Dear Dr. Roach: Among my problems is restless leg syndrome. I take generic Requip (ropinirole) to sleep at night. Recently, I find I must take it earlier and earlier before bedtime. Without this medication, I would have to take sleeping pills every night. But because Requip puts me to sleep, I cannot use it when I do not want to go to sleep. And increasingly, my legs give me so much trouble whenever I want to watch a movie, do any traveling, etc. My doctor prescribed gabapentin for daytime use. However, I do not feel that medication is doing any good. There are early evenings when I think Iím going to go nuts because my legs bother me so much. I have it in both legs, but usually only one is bothersome at a time. Is anything I can do or take to relieve these annoying RLS symptoms?
Dear L.M.: Restless legs syndrome, also called Willis-Ekbom Disease, causes symptoms of spontaneous leg (and sometimes arm) movements during rest, often associated with unpleasant sensations in the limb. It is common, and can be associated with iron-deficiency anemia and other conditions. Symptoms are usually worse at night, and movements usually occur during sleep.
Ropinirole (Requip) and pramipexole (Mirapex) often are the first medications used in this condition, and they can be very effective. They start working in about 90-120 minutes. Some people do experience fatigue with these medications.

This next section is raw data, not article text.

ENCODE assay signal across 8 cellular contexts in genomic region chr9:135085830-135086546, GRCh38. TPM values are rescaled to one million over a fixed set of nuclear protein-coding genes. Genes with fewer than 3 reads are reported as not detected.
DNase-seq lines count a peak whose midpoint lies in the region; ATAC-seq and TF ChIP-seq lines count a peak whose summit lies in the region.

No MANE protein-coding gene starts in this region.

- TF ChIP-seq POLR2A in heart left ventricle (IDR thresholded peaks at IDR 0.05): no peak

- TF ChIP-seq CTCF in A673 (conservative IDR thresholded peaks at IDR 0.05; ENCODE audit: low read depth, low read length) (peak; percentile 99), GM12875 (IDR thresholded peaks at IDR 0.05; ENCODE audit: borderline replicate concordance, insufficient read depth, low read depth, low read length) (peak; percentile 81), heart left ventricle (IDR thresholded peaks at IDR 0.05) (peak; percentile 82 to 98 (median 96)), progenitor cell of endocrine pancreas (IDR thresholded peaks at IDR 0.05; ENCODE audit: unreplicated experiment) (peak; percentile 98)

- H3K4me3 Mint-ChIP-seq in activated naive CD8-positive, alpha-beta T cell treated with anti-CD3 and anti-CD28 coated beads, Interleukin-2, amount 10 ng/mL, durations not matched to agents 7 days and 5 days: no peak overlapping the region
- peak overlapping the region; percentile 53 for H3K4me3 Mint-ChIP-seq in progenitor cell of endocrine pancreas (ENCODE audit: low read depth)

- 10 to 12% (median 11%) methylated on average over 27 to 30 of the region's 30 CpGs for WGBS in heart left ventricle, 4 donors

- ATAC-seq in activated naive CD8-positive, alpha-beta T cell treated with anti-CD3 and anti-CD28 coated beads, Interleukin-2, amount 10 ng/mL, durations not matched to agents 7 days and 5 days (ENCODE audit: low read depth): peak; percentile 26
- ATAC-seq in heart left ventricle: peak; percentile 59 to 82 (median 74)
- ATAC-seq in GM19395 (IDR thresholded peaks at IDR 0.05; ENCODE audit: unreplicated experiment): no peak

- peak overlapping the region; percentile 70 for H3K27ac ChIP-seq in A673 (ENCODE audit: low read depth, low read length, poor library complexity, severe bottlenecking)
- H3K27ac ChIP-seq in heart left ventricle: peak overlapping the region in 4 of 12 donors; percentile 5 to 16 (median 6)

For daytime symptoms, I have had good success with carbidopa-levodopa (Sinemet and others).
Dear Dr. Roach: My wife read that oral sex is the chief cause of throat and lung cancer. Can this be true?
Dear Anon: Recently, it has been found that human papillomavirus is a risk factor for cancer of the throat and mouth (but not lung). The presence of HPV increases the risk of cancer two to three times. Smoking remains a more powerful risk factor, and increases the risk five to 25 times. HPV can be transmitted through sex, including oral sex, from someone infected with HPV. HPV canít be transmitted through sex, oral or otherwise, in someone who doesnít have the virus, but many or even most people infected with HPV are infected without realizing it.
HPV is the cause for all or nearly all cases of cervical cancer. The vaccine for HPV dramatically reduces the risk of cervical cancer. It is hoped that it will reduce the risk of head and neck cancers as well. All males and females ages 13 to 26 are recommended to have the HPV vaccine.
Dear Dr. Roach: Iím wondering about the commercials regarding eating ice cream. The way they sound, itís OK to eat it without fear of fat. Iím a male in his 70s, in fine health, and I am wondering if eating it is fine, but just once in a while. Thank you.
Dear A.A.: Ice cream has more saturated fat and sugar than is good for you. People who want to be super-healthy donít eat ice cream at all. However, I am a believer that itís OK to indulge yourself once in a while in something that might not be the healthiest for you. Just make sure itís something closer to once a month than it is to once a day.
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